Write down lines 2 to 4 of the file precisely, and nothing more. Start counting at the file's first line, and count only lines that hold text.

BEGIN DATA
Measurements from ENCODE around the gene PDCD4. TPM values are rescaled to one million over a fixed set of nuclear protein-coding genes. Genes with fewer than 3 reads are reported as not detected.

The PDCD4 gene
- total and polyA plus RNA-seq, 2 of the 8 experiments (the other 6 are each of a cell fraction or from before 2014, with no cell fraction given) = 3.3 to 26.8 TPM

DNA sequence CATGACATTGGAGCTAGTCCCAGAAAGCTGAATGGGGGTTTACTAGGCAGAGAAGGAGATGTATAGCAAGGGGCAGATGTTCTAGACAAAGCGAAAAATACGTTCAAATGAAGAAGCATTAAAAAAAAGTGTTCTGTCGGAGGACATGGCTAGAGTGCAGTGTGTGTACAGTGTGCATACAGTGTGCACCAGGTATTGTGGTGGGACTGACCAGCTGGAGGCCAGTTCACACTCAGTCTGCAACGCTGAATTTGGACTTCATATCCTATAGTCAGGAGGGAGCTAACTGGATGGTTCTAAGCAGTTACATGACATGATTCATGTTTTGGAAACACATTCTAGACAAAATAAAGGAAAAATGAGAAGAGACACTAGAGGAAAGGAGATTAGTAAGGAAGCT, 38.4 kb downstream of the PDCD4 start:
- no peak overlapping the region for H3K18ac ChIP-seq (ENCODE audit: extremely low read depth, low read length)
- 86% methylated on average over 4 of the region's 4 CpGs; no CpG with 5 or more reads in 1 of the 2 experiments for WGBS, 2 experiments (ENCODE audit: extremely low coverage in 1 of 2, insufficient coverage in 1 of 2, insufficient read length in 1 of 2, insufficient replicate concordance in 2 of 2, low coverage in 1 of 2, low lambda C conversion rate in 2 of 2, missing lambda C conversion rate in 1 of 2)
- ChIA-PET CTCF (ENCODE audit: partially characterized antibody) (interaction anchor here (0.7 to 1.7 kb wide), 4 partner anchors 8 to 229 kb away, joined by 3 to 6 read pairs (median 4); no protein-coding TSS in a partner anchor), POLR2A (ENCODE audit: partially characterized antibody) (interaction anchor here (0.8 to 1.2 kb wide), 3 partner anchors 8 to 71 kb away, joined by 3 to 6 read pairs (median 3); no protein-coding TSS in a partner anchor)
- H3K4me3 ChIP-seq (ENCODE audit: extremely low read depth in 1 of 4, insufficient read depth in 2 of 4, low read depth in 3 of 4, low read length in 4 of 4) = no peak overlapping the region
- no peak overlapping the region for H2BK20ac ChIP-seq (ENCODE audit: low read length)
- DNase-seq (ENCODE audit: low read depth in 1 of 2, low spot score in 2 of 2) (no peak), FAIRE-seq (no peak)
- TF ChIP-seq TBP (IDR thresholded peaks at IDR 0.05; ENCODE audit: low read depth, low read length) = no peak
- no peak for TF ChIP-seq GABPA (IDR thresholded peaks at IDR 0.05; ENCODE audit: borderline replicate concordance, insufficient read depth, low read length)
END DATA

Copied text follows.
The PDCD4 gene
- total and polyA plus RNA-seq, 2 of the 8 experiments (the other 6 are each of a cell fraction or from before 2014, with no cell fraction given) = 3.3 to 26.8 TPM

DNA sequence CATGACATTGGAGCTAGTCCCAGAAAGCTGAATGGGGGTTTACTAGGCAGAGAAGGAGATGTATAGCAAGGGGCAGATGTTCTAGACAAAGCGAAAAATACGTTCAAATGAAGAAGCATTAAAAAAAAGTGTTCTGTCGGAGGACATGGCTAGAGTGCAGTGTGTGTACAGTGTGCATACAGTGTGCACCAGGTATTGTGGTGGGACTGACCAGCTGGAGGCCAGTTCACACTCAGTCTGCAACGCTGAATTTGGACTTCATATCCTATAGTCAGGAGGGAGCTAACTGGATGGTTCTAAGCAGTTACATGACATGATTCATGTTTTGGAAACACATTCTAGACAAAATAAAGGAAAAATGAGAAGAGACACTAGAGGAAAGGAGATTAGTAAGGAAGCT, 38.4 kb downstream of the PDCD4 start: